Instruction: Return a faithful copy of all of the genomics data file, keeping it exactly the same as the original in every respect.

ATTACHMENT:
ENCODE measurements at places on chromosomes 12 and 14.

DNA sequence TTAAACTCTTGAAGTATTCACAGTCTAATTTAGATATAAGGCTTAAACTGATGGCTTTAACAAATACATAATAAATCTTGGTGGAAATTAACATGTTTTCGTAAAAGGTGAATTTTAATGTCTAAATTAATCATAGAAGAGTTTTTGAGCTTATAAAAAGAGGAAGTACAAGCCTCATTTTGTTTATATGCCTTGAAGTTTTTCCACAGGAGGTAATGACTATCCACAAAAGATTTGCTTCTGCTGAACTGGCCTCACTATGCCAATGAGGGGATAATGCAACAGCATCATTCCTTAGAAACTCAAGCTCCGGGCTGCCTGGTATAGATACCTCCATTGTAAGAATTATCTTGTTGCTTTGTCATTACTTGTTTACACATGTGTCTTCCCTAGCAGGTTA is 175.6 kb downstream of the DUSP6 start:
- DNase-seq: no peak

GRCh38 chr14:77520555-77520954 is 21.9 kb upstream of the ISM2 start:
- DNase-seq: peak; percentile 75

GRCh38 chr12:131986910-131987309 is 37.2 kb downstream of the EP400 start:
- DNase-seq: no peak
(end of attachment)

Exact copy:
ENCODE measurements at places on chromosomes 12 and 14.

DNA sequence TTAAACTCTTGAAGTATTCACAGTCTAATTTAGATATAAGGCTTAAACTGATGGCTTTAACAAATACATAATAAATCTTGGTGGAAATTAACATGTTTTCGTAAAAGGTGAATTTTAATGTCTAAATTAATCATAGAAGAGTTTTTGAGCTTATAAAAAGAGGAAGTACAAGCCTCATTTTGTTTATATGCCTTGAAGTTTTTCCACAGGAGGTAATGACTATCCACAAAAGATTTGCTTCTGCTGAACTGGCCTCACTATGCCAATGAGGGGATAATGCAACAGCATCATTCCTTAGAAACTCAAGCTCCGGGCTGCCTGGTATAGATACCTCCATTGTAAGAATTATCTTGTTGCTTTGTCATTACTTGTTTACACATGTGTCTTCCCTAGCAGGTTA is 175.6 kb downstream of the DUSP6 start:
- DNase-seq: no peak

GRCh38 chr14:77520555-77520954 is 21.9 kb upstream of the ISM2 start:
- DNase-seq: peak; percentile 75

GRCh38 chr12:131986910-131987309 is 37.2 kb downstream of the EP400 start:
- DNase-seq: no peak